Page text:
- California Court of Appeal Mandates that Issue of Ostensible Agency in Emergency Room Setting is for Trier of Fact
- June 19, 2015 | Authors: Constance A. Endelicato; Brian Hoffman
- Law Firm: Wood, Smith, Henning & Berman LLP - Los Angeles Office
Witlaw v Rideout Memorial Hospital (June 9, 2015) 3rd App Dist. C074810 Cert. for Partial Publication.
Why This Case is Important
Hospitals may not escape liability for its emergency room physicians and other independent contractor practitioners, despite giving notice of independent contractor status through admission papers, signage in emergency room, and insignia on clothing.
Despite hospital’s attempt to ensure that the patient should have known that the treating physician was not the hospital’s agent, (pursuant to the standards of Mejia v. Community Hospital of San Bernardino (2002) 99 Cal. App. 4th 1448,) the Third Appellate District Court of Appeal found that, in an emergency room setting, admission papers, signage in the emergency room, and insignia on the physician’s clothing notifying the patient that the emergency room physician was an independent contractor and not an agent of the hospital, did not constitute sufficient notice and placed an unreasonable burden on the presenting patient, who presumably is impaired and in distress at the time of admission.
The Court of Appeal found it unreasonable for a hospital to expect that a patient in an emergency room situation will comprehend the meaning and extent of its representation as to agency. Such expectation imposes an unfair and improper burden on the patient. In an emergency room, the patient looks to the hospital for care, rather than to the individual physician. The patient presents to the emergency room for services and accepts those services that are to be provided by the assigned physician. The patient who is impaired and distressed cannot reasonably be expected to discern from boilerplate advisement that the physician is not a hospital agent.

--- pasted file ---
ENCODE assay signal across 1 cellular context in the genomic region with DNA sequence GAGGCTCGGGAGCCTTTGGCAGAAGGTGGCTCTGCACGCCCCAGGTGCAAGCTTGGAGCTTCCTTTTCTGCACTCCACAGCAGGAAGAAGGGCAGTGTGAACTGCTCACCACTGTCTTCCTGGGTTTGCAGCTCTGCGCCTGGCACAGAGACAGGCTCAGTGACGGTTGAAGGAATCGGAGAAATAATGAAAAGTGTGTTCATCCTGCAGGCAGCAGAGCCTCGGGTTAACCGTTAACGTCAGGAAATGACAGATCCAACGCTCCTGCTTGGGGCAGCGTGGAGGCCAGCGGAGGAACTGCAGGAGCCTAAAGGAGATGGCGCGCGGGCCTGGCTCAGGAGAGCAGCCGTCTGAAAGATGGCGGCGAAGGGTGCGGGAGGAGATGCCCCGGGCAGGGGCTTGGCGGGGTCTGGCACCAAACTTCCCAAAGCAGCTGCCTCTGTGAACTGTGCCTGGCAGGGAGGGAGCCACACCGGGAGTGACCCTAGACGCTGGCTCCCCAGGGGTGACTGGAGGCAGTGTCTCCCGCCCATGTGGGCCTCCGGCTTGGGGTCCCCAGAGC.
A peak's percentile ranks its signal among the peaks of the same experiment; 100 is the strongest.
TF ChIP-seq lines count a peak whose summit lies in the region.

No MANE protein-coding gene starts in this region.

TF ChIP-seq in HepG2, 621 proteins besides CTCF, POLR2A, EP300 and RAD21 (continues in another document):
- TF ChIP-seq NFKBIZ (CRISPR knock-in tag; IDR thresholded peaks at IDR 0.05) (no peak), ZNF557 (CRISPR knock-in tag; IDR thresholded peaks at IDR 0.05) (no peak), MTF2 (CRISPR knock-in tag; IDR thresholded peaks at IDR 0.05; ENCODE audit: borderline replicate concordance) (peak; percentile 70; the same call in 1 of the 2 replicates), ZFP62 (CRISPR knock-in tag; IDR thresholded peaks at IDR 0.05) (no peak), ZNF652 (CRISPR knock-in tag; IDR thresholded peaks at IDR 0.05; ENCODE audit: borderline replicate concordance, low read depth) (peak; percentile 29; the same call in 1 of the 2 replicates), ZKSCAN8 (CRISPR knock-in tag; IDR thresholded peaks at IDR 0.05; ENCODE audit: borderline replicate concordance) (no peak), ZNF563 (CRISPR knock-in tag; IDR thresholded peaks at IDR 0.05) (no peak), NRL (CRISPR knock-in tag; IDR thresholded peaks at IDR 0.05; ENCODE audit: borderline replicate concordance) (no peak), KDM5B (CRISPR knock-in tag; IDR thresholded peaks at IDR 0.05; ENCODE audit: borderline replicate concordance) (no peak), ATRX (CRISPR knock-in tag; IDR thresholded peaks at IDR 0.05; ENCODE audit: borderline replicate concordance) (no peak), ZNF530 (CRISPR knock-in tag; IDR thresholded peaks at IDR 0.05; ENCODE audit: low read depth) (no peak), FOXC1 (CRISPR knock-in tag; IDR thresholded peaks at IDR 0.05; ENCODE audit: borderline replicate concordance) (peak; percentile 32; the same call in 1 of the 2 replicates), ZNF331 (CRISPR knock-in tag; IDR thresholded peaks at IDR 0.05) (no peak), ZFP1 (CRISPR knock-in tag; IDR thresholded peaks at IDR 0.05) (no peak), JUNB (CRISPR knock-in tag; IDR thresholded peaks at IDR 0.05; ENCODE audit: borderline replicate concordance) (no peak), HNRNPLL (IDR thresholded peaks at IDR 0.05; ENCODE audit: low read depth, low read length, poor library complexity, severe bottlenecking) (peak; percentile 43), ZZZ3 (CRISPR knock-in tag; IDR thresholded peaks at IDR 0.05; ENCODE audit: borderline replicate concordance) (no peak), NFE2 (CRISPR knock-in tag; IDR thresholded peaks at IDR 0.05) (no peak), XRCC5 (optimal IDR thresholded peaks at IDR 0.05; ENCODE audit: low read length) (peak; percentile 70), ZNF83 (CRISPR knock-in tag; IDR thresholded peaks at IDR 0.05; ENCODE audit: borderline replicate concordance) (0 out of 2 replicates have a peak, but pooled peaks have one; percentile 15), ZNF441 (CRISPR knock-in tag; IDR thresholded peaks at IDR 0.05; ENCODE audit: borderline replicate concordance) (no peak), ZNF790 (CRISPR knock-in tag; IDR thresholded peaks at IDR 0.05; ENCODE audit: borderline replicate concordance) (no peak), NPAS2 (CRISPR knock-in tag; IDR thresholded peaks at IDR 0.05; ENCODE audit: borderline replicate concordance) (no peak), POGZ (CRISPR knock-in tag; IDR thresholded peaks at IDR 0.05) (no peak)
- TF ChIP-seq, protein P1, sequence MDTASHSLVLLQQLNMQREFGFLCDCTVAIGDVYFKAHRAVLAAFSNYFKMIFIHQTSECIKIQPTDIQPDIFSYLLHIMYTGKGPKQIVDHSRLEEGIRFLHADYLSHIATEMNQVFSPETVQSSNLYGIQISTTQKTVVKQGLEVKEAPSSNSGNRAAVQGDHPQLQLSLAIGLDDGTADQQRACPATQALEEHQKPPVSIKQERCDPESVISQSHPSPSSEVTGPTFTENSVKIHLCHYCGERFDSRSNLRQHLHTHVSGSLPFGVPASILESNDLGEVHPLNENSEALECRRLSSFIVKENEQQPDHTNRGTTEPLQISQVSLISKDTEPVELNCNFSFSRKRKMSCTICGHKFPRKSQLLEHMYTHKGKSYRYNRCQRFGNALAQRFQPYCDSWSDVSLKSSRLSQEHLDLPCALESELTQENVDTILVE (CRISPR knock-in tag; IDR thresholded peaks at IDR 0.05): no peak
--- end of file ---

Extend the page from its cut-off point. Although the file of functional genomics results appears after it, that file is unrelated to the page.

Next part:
Impact of Decision
This decision creates a more stringent hurdle to overcome on the issue of agency in the emergency room setting based upon the nature of the patient’s urgent care needs and medical status when presenting to the emergency department.
In this wrongful death action, the surviving heirs brought suit against the hospital as a result of the failure of its emergency room physician to diagnose a massive left temporal hemorrhage. The trial court granted defendant Rideout Memorial Hospital’s Motion for Summary Judgment, finding that the emergency room physician, who failed to diagnose and treat decedent’s brain hemorrhage, was not an ostensible agent of the hospital. The Court of Appeal reversed the trial court’s decision. On appeal, the surviving heirs argued that, despite the hospital’s boilerplate admission papers, the signage suggesting that the emergency room physicians were independent contractors, and the insignia on the physician’s clothing indicating membership in a medical group, a triable issue of fact existed as to the state of mind of the decedent.
In this regard, the Court of Appeal found that triable issues of fact existed as to whether the decedent entrusted herself to the hospital, whether the hospital selected the physician, whether the decedent reasonably believed that the physician was an agent of the hospital, and whether the admission forms and signage could provide adequate notice of the employment status of the emergency room physician to a patient who was suffering acute pain in an urgent setting.
The Court of Appeal concluded that the patient is in no position to “bargain” with the hospital when signing the admissions paperwork and cannot be expected to comprehend representation as to agency in the emergency setting. The jury will be assigned the task of weighing the adequacy of the notice versus the state of mind of the patient. In the case at hand, the condition of the decedent upon admission was pivotal, as she was extremely ill and in grave pain. Hospitals may fare better in arguing against agency of its independent contractors in routine emergency admissions of non-urgent matters.
According to the evidence submitted, the decedent had awakened in the middle of the night, screaming in pain and declaring that she had suffered the worst headache in her life. She begged her son to take her to the emergency room. She vomited en route to the hospital and multiple times while in the waiting area of the emergency department. Her pain was rated as a 10/10. She had elevated blood pressure and complained of nausea, vomiting, and dizziness. As she sat crying in pain, an admissions processor asked her to sign a Conditions of Admission form which contained an advisement that the physicians and certain other staff members providing services to the patient were “not employees or agents of the hospital”. The signs on the walls of the emergency department stated, “[E]mergency physician services will be billed to you separately from the hospital services.” Finally, the physician’s clothing contained an insignia as to the name of the emergency medicine group of which he was a member. The patient was diagnosed with a muscle tension headache and discharged. Approximately fourteen hours later, decedent fainted and was rushed to a hospital. The decedent expired two days later of a massive left temporal hemorrhage.